Ten runs of 10-fold cross-validation are used to relate a reliable performance of our WACPN model. Besides, we use the following measures—sensitivity (Sen, symbolized as

The parameters of this study are listed in Tab. 3. The sizes of the original images are

Fig. 6 shows the wavelet decomposition results with

4.3 Results of Proposed WACPN Model

Tab. 4 shows the ten runs of 10-fold CV via the parameters shown in Tab. 3, where

If we remove the AIWF from our WACPN model, the results using the same configuration are shown in Tab. 5. Similarly, the results of removing RA from our WACPN model are shown in Tab. 6. After comparing the results in Tab. 4 against the results in Tabs. 5 and 6, we can deduce that both strategies—AIWF and RA—are beneficial to our WACPN model.

Fig. 7 represents the ROC curves together with their upper and lower bounds of the proposed WACPN model and its two ablation studies (without AIWF and without RA). The AUC of WACPN model is 0.9577. The AUCs of the models removing AIWF or RA are only 0.9319 and 0.9456, respectively, demonstrating that both AIWF and RA help improve the standard PSO.

4.5 Comparison with State-of-the-Art Models

The proposed WACPN model is judged with six state-of-the-art models: GAN [4], CADe [5], SVM [6], IQNN [7], DT [8], and CSO [9]. The evaluation results on the same dataset via ten runs of 10-fold CV are listed in Tab. 7.

Error bar (EB) is an excellent tool for ease of visual evaluation. Fig. 8 presents the EB of model comparison, from which we can observe that the proposed WACPN model is superior to six state-of-the-art models. The causes are triple. First, the 2d-WE layer stands as a proficient way to designate CCT images. Second, ACP is efficient in training FNN. Third, we fine-tune and select the best parameters for the RA. In the future, our model may be applied to other fields [21,22].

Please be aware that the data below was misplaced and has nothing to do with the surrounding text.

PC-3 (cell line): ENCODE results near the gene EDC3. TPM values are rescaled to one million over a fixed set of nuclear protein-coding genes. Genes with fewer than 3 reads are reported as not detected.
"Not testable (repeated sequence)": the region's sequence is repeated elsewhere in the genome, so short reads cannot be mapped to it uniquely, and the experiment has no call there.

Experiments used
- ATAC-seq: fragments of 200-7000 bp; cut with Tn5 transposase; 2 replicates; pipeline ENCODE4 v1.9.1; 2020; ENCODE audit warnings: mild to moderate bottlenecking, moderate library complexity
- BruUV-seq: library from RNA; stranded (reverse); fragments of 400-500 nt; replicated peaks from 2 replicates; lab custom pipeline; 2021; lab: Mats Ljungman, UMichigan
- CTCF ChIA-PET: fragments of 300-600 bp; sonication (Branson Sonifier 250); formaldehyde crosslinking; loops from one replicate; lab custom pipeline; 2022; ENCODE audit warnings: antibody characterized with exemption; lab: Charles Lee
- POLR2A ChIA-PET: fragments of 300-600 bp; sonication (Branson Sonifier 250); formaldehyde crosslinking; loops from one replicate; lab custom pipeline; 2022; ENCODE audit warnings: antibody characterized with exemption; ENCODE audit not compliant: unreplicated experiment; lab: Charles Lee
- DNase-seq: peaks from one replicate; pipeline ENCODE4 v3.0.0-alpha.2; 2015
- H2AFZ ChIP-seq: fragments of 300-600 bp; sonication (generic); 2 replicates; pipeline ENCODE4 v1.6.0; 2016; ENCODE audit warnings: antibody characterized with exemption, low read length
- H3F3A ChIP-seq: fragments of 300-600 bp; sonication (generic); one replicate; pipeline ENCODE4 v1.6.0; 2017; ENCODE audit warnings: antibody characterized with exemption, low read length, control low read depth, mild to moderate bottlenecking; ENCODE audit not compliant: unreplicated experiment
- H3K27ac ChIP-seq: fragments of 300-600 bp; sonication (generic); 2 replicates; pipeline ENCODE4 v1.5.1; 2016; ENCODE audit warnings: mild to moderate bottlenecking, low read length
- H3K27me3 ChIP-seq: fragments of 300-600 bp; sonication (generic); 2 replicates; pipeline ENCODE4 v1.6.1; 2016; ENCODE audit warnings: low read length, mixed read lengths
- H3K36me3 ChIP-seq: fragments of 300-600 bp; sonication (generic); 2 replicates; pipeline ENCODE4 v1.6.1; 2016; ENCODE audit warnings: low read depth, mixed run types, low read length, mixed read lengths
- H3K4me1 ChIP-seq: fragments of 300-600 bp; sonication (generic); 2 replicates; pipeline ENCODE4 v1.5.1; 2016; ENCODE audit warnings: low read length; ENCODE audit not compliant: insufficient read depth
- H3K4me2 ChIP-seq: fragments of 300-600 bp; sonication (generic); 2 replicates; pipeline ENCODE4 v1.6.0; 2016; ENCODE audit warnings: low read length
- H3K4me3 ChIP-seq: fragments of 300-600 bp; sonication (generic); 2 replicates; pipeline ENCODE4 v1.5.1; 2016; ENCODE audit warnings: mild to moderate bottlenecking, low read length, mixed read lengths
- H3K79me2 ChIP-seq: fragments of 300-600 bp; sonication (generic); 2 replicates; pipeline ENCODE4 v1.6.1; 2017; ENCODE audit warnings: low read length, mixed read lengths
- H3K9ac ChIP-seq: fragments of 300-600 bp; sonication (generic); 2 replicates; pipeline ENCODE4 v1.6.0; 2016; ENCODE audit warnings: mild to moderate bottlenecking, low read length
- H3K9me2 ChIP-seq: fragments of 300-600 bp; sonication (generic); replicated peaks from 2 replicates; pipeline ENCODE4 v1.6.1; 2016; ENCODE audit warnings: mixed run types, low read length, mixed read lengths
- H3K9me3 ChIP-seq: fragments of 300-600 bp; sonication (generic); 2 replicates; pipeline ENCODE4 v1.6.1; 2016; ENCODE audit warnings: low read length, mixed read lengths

A novel WACPN method is proposed for diagnosing the CAP in CCT images. In WACPN, the 2d-WE layer works as feature extraction, and the optimization algorithm—ACP—is exercised to optimize the neural network. This proposed WACPN model is verified to have better results than six state-of-the-art models.

Three defects of the proposed WACPN model exist: (i) Deep learning models are not exercised. The reason is the small amount of our image set. (ii) Strict clinical validation is not tested either on-site or in cloud computing (CC) environments. (iii) The model is a black box, which does not go well with patients and doctors.

To work out the three limitations, first, we shall utilize the data augmentation method to enlarge the number of images in the dataset. Second, our team shall circulate the proposed WACPN model to the online CC environment (such as Azure) and summon specialists, clinicians, and physicians to examine its efficiency. Third, trustworthy or explainable Ais, which may provide the heatmaps pointing out the lesions, are two optional models to assist in adding explainability to the proposed WACPN model.

Funding Statement: This paper is partially supported by Medical Research Council Confidence in Concept Award, UK (MC_PC_17171); Royal Society International Exchanges Cost Share Award, UK (RP202G0230); British Heart Foundation Accelerator Award, UK (AA/18/3/34220); Hope Foundation for Cancer Research, UK (RM60G0680); Global Challenges Research Fund (GCRF), UK (P202PF11); Sino-UK Industrial Fund, UK (RP202G0289); LIAS Pioneering Partnerships award, UK (P202ED10); Data Science Enhancement Fund, UK (P202RE237).

Conflicts of Interest: The authors declare that they have no conflicts of interest to report regarding the present study.

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## Cite This Article

S. Wang, M. A. Khan, Z. Zhu and Y. Zhang, "Wacpn: a neural network for pneumonia diagnosis,"*Computer Systems Science and Engineering*, vol. 45, no.1, pp. 21–34, 2023.